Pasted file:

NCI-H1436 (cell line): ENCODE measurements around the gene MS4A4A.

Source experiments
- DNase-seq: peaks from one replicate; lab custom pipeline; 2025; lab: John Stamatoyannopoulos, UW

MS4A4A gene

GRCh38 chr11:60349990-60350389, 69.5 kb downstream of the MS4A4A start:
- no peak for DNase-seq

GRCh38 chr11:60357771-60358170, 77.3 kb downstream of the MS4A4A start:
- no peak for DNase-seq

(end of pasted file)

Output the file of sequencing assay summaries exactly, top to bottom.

NCI-H1436 (cell line): ENCODE measurements around the gene MS4A4A.

Source experiments
- DNase-seq: peaks from one replicate; lab custom pipeline; 2025; lab: John Stamatoyannopoulos, UW

MS4A4A gene

GRCh38 chr11:60349990-60350389, 69.5 kb downstream of the MS4A4A start:
- no peak for DNase-seq

GRCh38 chr11:60357771-60358170, 77.3 kb downstream of the MS4A4A start:
- no peak for DNase-seq